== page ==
Tambo has been on the camper trailer scene for years, and while production stopped in 2012, a year later the company returned under new ownership. It has since built on its established credibility for durable, long-lasting campers with this latest version of its premium softfloor offroader, the Omeo.
Design & Construction
Any good camper will be based on a solid foundation and the Omeo is no different. Here, we’ve got a steel tub sitting on a 50x50mm Duragal chassis suspended by eight-leaf greasable shackle springs and a 1600kg-rated axle. The wheels are steel with General Grabber LT 265/75R16 tyres, a good combination for offroading given the light truck construction and popular size. A spare wheel sits under a cover on the tailgate, and keeping the rig in check are 10in electric drum brakes.
The underside is well-protected from stone and stick damage, with wiring tucked up out of harm’s way. The 85L poly water tank is encased in steel and the rear axle and suspension are protected from flying debris with a solid, sheet-steel protection guard.
The storage situation is also well covered-off here. There are dust-sealed lockers with solid, locking over-centre latches on each side of the tub, as well as a side-swinging tailgate and A-frame-mounted, dust-sealed storage locker. Three jerry can holders sit in front of the storage locker, all protected by the winged mesh stoneguard.
At the rear, once you’ve swung the tailgate out of the way, you can pull out the kitchen on its smooth runners. The kitchen is made of powder-coated steel and has a steel three-piece extension (one top sheet and two supporting side sheets) that not only adds some bench space, but also encases the plastic-tub sink. A Lido two-burner gas stove with griller sits on the kitchen slide, which also allows space for the optional fridge. Next to the kitchen slide, also sliding out smoothly on its runners from the tailgate area, is a massive, deep pantry. There’s also some storage space in drawers below the cooker.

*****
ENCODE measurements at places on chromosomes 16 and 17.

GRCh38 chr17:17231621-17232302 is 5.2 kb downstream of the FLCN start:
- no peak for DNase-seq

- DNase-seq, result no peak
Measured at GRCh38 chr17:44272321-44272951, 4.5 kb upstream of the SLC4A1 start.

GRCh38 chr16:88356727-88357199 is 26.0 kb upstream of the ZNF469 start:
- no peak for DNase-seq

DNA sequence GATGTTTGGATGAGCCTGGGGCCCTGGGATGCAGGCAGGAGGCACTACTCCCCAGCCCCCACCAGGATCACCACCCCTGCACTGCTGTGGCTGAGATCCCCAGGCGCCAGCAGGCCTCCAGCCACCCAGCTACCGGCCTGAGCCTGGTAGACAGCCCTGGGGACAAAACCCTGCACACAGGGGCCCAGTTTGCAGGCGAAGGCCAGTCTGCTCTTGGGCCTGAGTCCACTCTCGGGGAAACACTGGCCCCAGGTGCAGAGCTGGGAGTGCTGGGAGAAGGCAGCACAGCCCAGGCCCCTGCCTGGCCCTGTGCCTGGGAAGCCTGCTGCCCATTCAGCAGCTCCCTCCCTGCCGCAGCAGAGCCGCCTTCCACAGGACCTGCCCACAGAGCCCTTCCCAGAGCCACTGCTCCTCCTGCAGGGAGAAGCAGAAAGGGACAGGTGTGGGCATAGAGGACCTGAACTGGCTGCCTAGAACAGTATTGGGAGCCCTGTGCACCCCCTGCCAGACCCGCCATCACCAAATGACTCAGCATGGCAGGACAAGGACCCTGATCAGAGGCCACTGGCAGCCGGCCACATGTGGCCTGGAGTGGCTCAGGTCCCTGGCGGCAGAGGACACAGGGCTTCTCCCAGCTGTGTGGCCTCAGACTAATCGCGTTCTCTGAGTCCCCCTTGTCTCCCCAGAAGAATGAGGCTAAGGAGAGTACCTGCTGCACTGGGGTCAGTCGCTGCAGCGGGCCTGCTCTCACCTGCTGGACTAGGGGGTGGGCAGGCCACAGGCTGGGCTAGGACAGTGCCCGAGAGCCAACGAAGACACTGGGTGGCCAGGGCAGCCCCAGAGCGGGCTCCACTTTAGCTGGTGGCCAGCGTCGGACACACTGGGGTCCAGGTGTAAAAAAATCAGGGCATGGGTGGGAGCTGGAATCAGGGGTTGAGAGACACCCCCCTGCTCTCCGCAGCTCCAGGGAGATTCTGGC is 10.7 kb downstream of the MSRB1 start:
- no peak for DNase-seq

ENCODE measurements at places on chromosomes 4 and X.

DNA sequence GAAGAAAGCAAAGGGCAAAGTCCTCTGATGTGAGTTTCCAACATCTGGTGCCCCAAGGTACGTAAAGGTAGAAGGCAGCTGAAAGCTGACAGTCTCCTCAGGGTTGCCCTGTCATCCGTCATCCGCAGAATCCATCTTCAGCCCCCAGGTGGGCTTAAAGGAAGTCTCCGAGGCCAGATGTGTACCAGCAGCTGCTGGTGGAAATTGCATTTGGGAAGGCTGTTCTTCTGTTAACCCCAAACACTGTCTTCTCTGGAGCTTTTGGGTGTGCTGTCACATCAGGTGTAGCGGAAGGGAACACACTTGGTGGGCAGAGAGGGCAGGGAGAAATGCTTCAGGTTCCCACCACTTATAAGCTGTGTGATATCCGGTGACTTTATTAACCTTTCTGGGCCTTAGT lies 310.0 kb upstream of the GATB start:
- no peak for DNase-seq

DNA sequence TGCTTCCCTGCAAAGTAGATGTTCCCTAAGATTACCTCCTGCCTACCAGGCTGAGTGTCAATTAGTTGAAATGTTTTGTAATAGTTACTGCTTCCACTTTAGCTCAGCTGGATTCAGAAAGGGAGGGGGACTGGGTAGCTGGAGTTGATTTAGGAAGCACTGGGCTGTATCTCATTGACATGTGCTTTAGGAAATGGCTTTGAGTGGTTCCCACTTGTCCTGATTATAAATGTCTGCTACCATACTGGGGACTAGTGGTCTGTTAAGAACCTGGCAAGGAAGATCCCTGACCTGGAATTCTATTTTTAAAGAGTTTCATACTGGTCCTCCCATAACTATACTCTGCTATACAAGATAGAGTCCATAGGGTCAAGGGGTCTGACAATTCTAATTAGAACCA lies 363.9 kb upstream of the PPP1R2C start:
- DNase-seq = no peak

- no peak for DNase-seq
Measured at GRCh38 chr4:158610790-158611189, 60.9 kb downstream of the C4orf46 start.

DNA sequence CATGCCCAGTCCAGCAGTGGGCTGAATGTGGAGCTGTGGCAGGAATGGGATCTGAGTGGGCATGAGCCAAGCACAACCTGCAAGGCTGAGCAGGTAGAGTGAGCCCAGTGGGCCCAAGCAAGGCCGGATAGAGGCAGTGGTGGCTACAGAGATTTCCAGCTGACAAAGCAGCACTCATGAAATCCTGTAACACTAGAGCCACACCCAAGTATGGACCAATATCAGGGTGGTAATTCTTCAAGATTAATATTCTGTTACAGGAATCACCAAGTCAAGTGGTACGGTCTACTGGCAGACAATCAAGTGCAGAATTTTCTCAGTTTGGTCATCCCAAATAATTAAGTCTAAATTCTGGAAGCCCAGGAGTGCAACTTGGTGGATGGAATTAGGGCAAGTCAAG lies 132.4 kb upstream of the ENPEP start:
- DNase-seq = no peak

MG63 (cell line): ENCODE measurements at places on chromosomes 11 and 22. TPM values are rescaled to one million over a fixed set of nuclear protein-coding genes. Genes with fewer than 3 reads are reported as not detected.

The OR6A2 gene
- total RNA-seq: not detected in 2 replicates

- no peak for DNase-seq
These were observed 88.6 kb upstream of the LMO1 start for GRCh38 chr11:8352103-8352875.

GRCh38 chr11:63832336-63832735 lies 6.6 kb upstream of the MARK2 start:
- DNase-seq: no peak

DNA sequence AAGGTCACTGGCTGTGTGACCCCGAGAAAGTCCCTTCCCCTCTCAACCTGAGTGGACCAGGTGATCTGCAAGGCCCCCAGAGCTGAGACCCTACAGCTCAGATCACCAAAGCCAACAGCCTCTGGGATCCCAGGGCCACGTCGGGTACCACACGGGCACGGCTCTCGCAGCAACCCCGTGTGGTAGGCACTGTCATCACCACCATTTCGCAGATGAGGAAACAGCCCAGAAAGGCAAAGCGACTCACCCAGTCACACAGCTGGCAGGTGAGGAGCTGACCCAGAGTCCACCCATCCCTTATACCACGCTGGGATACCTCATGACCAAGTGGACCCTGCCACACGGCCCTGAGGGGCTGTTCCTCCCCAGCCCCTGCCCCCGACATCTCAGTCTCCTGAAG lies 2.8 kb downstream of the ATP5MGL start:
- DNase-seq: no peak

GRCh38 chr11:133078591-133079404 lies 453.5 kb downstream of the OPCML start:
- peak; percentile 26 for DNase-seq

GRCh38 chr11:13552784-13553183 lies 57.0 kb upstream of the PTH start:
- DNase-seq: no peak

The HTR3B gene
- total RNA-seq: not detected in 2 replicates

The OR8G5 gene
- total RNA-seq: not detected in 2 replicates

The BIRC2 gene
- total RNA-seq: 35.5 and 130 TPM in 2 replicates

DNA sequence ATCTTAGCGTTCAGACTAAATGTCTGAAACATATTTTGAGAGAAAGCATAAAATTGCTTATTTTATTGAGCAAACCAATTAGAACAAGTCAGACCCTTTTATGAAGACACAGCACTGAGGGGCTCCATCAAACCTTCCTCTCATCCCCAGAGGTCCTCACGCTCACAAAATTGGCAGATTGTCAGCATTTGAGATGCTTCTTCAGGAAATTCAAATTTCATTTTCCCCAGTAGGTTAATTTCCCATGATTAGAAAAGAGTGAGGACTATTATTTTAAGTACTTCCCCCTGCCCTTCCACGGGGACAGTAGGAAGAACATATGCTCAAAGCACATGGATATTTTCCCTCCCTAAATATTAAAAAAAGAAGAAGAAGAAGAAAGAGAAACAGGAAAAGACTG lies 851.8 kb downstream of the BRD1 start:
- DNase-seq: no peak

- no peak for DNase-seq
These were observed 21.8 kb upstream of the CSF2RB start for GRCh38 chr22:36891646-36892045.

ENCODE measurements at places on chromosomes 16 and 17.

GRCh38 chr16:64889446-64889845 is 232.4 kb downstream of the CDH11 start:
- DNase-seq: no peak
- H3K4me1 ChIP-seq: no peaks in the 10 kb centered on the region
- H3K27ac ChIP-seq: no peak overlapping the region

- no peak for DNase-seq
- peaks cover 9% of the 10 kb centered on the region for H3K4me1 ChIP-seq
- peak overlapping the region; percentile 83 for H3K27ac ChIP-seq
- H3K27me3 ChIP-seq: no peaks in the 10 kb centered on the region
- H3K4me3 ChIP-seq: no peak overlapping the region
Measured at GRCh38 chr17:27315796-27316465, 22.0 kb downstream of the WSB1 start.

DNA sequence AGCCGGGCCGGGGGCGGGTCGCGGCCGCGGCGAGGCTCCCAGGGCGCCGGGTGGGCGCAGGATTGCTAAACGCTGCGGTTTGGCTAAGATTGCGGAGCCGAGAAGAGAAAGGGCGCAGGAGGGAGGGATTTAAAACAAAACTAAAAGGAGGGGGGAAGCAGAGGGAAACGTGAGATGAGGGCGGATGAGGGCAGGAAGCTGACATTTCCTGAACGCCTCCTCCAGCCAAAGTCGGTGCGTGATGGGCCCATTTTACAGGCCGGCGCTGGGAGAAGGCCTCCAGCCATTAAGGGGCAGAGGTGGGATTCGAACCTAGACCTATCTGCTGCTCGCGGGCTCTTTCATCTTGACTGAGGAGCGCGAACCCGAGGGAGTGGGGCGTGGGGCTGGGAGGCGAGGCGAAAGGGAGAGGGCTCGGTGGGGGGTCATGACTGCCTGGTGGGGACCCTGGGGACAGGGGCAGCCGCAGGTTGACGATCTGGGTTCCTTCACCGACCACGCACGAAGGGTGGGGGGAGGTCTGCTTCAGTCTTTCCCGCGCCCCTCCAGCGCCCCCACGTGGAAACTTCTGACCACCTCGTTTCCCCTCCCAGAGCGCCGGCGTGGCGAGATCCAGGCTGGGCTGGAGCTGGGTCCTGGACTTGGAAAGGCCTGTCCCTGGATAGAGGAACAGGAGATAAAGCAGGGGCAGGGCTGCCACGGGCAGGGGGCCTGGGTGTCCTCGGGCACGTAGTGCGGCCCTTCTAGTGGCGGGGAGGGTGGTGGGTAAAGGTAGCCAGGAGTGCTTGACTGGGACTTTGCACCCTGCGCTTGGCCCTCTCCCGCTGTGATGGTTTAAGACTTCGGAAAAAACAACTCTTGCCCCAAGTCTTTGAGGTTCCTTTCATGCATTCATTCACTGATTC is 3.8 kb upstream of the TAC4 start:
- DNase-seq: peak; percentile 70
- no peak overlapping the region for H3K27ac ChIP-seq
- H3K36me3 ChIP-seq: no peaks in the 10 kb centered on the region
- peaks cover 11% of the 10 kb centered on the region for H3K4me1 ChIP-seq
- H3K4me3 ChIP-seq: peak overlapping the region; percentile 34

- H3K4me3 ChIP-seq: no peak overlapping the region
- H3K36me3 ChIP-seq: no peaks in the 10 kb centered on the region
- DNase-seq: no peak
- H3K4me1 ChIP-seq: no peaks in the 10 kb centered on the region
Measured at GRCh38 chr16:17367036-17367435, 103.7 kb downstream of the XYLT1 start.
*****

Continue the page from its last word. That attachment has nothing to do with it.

Once you’ve pulled up the strut-assist boat holder, it’s time to get the canvas tent open. This is a simple process and once the 12.1oz tent has been cracked open, it reveals a 2700x3200mm living space. A PVC bucket floor is underfoot, while the walk up to the queen bed has marine-grade carpet. Plenty of window openings here — three meshed internal opening windows surround the bed area while the remainder in the tent are external-opening.
THE JUDGES’ Wrap up
While it’s a tried-and-true design that won’t necessarily win the innovation award, the Omeo is a very solid, sensible camper with plenty of no-nonsense features. It is quite self-sufficient, with enormous battery capacity and a fair amount of water onboard.
Overall, this is a very well-presented camper, with excellent canvas quality and a great finish. A lack of adequate sealing where the wires pass through the body is the only downfall in regards to quality of finish. Nothing has been left to chance when it comes to build quality, though, with a solid, robust structure, beautifully stitched canvas and an excellent and well equipped slide-out kitchen.
The Omeo proved it could cut the mustard offroad, with a Treg hitch, good body protection, good offroad tyres and a simple, durable suspension all serving it well. This is a quality camper that should keep its value more than most. The X-Factor? Well, the Omeo is not the most exciting camper, but impresses me with its quality.
Check out the full review in issue #84 January 2014 of Camper Trailer Australia magazine. Subscribe today for all the latest camper trailer news, reviews and travel inspiration.